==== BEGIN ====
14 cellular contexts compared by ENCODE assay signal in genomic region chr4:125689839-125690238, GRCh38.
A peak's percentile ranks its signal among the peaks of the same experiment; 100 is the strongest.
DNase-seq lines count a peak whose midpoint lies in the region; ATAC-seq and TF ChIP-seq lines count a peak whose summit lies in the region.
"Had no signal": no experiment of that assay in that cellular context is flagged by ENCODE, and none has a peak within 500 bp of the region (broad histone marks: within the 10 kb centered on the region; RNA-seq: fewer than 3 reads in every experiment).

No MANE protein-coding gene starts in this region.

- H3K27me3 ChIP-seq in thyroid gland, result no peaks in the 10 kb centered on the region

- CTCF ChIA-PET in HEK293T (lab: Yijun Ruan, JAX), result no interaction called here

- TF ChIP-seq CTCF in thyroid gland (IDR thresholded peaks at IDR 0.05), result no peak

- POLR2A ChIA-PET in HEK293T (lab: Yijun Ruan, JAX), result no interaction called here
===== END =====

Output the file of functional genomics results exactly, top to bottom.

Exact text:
14 cellular contexts compared by ENCODE assay signal in genomic region chr4:125689839-125690238, GRCh38.
A peak's percentile ranks its signal among the peaks of the same experiment; 100 is the strongest.
DNase-seq lines count a peak whose midpoint lies in the region; ATAC-seq and TF ChIP-seq lines count a peak whose summit lies in the region.
"Had no signal": no experiment of that assay in that cellular context is flagged by ENCODE, and none has a peak within 500 bp of the region (broad histone marks: within the 10 kb centered on the region; RNA-seq: fewer than 3 reads in every experiment).

No MANE protein-coding gene starts in this region.

- H3K27me3 ChIP-seq in thyroid gland, result no peaks in the 10 kb centered on the region

- CTCF ChIA-PET in HEK293T (lab: Yijun Ruan, JAX), result no interaction called here

- TF ChIP-seq CTCF in thyroid gland (IDR thresholded peaks at IDR 0.05), result no peak

- POLR2A ChIA-PET in HEK293T (lab: Yijun Ruan, JAX), result no interaction called here